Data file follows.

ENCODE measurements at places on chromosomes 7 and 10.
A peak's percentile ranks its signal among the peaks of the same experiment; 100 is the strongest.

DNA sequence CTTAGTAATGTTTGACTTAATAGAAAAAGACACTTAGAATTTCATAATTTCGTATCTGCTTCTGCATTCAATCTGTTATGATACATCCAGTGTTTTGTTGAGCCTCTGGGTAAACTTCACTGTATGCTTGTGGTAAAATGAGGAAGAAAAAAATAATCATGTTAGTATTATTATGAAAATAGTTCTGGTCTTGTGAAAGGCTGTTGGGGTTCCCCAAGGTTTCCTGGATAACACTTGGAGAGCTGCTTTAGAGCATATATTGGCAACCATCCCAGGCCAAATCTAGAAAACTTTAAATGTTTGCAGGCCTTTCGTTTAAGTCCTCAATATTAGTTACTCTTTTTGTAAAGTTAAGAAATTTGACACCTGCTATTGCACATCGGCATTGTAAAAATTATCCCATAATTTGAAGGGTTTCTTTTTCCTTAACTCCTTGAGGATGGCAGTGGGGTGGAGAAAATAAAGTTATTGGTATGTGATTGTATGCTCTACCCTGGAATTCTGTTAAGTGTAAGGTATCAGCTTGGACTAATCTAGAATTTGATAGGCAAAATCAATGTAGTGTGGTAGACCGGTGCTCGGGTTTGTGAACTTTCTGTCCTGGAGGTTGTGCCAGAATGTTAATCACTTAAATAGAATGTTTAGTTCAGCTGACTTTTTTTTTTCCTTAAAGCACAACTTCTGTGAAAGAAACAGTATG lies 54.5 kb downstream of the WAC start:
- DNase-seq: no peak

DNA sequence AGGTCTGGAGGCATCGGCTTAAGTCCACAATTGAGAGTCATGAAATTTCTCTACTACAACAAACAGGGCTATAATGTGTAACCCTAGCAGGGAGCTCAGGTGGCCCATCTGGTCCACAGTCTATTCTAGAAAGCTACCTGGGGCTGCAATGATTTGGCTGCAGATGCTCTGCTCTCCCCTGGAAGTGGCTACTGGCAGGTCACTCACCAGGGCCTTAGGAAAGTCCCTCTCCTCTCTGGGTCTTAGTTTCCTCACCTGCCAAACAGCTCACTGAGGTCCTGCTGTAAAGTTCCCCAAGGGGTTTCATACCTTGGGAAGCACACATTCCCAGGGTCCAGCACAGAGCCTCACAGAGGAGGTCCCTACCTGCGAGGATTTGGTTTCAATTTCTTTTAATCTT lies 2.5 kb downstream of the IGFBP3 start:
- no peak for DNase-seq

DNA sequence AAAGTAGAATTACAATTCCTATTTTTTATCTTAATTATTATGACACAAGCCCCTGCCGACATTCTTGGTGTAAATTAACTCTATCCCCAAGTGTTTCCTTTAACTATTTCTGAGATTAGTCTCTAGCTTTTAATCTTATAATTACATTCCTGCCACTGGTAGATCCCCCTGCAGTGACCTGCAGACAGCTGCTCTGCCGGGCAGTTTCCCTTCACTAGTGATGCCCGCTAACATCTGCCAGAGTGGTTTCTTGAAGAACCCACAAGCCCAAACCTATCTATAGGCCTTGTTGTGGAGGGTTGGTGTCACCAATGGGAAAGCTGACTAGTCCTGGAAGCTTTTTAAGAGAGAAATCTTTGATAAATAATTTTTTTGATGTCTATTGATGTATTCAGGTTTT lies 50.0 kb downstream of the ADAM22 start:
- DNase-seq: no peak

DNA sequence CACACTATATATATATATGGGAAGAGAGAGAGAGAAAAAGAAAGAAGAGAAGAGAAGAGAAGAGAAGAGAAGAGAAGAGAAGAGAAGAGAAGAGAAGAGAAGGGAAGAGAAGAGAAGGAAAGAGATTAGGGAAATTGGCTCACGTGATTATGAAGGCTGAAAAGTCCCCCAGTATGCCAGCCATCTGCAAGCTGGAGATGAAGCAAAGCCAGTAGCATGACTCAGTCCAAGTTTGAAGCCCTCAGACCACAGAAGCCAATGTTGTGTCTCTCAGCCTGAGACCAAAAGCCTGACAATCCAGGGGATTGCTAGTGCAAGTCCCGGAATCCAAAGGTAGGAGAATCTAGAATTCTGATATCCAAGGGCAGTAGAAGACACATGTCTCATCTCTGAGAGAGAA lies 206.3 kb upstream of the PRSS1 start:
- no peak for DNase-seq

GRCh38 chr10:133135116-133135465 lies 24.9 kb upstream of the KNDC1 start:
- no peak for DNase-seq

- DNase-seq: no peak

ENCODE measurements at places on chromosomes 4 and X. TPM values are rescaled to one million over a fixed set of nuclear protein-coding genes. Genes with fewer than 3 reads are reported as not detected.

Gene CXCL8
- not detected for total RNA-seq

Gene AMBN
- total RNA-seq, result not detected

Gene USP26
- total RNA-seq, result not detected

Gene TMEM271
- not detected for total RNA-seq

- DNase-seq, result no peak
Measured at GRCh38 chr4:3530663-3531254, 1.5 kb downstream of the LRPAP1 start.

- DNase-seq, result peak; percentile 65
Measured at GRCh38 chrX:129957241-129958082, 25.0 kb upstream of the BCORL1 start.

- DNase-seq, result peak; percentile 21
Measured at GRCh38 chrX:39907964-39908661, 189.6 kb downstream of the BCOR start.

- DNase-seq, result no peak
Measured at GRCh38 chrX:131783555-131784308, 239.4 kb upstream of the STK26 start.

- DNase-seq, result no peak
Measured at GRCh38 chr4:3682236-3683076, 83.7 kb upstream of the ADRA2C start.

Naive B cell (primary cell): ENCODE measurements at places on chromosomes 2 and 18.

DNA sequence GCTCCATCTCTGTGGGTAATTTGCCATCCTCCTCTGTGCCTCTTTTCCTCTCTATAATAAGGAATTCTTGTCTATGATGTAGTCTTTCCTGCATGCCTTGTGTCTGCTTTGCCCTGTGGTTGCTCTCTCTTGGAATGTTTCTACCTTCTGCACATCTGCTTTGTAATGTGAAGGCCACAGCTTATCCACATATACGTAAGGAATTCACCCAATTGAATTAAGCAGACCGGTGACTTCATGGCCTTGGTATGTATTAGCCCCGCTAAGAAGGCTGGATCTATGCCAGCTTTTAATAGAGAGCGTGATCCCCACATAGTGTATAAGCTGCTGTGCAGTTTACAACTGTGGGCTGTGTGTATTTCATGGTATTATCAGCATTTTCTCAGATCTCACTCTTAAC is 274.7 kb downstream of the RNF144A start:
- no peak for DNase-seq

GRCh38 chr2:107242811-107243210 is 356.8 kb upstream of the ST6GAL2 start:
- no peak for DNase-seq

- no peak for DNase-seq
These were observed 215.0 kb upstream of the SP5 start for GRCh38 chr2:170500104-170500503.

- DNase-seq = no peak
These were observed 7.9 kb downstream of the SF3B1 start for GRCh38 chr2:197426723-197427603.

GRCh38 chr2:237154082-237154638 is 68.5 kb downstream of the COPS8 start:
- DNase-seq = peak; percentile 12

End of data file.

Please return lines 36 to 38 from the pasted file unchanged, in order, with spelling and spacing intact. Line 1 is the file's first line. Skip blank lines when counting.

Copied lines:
GRCh38 chr2:107242811-107243210 is 356.8 kb upstream of the ST6GAL2 start:
- no peak for DNase-seq

- no peak for DNase-seq